According to a 2020 report by the Children’s Bureau, more than 600,000 children across the nation are abused every year, or about 8 in 1000 children. In a troubling finding, children under a year old have the highest rates of victimization: about 25 in 1000. The most common form of maltreatment these children experience is neglect, reported in about 76% of cases. Other forms of maltreatment are less common, with 16.5% of victims experiencing physical abuse and 9.8% experiencing sexual abuse.
While these statistics may be alarming, they also underscore the work that can be done to prevent child abuse and neglect. Often, maltreatment occurs when families are lacking social support or caregivers are struggling with their personal lives. The CDC’s research indicates that the risk of abuse increases when caregivers are grappling with untreated substance abuse issues or other mental health issues, when they themselves were abused or neglected as children and when they haven’t had appropriate education on children’s needs and development. The risk is also higher in families where household members are incarcerated, and in communities with high rates of poverty and limited educational and economic opportunities.
In other words: child abuse and neglect are a public health issue, frequently tied into larger systems of oppression. Prevention needs to be focused on providing caregivers with the community support they need to be the best parents possible.
How LifeWorks NW Works to Prevent Child Abuse and Child Neglect
At Lifeworks NW, we have a variety of programs dedicated to prevention efforts. One of them is our Children’s Relief Nurseries, which provide support and help new parents gain the skills they need to create strong, supportive bonds with their children. Leslie Brown, program director of Multnomah County Children’s Relief Nursery says, “In a caregiving system, there needs to be a positive attachment that the child has with somebody, so we work to stabilize that.”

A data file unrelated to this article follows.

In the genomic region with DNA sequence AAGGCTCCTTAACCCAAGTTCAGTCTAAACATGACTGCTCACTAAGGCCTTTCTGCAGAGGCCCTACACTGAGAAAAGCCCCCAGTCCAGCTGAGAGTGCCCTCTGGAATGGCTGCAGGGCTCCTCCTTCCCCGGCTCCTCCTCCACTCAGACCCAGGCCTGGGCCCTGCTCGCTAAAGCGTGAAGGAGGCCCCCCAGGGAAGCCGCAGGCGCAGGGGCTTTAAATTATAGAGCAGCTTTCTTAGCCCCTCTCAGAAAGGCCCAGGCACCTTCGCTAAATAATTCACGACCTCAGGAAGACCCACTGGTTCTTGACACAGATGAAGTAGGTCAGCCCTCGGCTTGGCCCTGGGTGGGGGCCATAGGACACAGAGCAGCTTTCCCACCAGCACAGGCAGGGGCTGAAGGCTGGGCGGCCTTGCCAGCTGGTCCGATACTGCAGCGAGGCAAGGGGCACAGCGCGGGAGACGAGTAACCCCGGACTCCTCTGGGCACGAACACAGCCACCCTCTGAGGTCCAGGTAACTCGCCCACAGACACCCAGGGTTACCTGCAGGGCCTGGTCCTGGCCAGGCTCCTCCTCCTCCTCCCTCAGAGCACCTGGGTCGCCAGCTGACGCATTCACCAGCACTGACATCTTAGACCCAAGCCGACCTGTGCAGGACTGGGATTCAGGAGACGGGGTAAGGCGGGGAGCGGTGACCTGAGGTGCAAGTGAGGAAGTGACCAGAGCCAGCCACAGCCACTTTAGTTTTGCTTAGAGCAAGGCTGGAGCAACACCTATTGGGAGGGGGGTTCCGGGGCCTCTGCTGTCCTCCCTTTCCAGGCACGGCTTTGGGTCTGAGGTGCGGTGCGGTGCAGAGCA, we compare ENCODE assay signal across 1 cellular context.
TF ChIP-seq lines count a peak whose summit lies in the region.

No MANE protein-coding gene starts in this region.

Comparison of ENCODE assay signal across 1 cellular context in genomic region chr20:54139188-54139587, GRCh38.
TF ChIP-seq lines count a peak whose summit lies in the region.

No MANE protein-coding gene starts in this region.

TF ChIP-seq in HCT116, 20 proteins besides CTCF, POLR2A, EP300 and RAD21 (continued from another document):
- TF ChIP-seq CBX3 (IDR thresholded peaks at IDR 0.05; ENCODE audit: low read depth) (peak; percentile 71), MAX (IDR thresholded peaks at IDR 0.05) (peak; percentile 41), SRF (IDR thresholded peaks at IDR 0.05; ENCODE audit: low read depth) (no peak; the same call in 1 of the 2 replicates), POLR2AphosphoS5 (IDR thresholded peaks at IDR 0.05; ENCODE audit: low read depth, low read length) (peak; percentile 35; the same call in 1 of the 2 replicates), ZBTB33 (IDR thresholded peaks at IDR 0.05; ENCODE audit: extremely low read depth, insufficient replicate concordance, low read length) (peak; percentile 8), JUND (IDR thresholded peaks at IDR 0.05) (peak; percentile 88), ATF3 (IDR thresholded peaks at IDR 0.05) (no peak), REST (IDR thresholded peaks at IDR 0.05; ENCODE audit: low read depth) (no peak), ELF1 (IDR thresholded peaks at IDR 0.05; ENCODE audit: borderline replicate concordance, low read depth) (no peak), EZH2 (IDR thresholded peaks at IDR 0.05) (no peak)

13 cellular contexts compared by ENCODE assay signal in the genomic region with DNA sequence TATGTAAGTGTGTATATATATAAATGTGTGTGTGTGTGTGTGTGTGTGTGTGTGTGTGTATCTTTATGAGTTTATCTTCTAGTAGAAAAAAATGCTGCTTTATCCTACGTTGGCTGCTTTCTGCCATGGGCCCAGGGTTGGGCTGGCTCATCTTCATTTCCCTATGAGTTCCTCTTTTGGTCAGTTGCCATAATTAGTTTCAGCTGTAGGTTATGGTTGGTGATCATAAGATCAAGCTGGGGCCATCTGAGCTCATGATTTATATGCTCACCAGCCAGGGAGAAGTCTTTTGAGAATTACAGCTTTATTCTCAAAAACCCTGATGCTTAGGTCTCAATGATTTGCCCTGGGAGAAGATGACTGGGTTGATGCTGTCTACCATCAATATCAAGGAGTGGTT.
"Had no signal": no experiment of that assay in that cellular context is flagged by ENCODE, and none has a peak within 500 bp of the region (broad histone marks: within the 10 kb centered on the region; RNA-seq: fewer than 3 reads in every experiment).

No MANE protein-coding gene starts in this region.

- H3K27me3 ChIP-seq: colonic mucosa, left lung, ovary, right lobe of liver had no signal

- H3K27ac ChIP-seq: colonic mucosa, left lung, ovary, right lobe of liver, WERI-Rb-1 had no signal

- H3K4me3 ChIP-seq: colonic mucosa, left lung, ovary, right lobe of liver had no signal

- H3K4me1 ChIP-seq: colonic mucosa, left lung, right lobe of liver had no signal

The Relief Nurseries offer a variety of services to help struggling caregivers. To enroll in these services, families must be experiencing at least five stressors that put them at risk – for example, a caregiver who is a single parent, a child with developmental delays, a family that lacks community support or has exposure to domestic or community violence. On average, the families we serve are experiencing 11-14 of these stress factors on initial intake. We monitor these factors every six months for as long as a family is in the program.
One of our major services is providing therapeutic classrooms focused on social and emotional development for children up to five-years-old, and respite care that allows parents to take time to run errands and attend to their own needs during the week. Classes are kept small – no more than six to eight students (depending on the age group), and they are always staffed by two teachers and a community volunteer. The nurseries also offer breakfast and lunch to students, prepared on-site by a professional chef, and staff sit and eat with the children to help develop a strong bond.
The program also carries out home visits with families. For families with children a year and under, these are weekly, and for older children they happen twice a month. These visits are based on a curriculum that helps families learn to interact with their child, and often the home visitor is the same teacher working with a child in the classroom.
“There are developmental assessments and monitoring,” Leslie explains. “We do case management and care coordination. We do parenting education. All of that happens at the home visits.”
We also offer parenting classes to help “make parenting a pleasure” twice a year. Throughout the pandemic, we’ve been able to continue to offer these classes virtually. Help is even available for at-risk families before their child is born – pregnant parents-to-be can reach out to LifeWorks NW for support.
Additional parent and child prevention services at LifeWorks NW include Family & Community Alliance, Family Support & Connections, Healthy Families, and Promotoras. We’ll be exploring these other services in more detail in an upcoming post.
If you’re interested in enrolling a child in your life in our Relief Nurseries, please contact your nearest site for more information:
- St Johns – Contact Leslie Brown at 503-459-2285
- Gladstone and Hillsboro – Contact Denise Glascock at 503-713-9921
How You Can Help LifeWorks NW’s Children’s Relief Nurseries
We’re always looking for help at our relief nurseries.
“Our program is pretty well known as a good place for internships,” says Leslie. “Our interns gain quite a bit of professional experience. We also have a reputation for keeping our volunteers for years and years. But we’re always on the lookout for more.”
You can find more information about volunteering with the Children’s Relief Nurseries and apply on VolunteerMatch. Those interested in internship opportunities can use this contact form to reach out.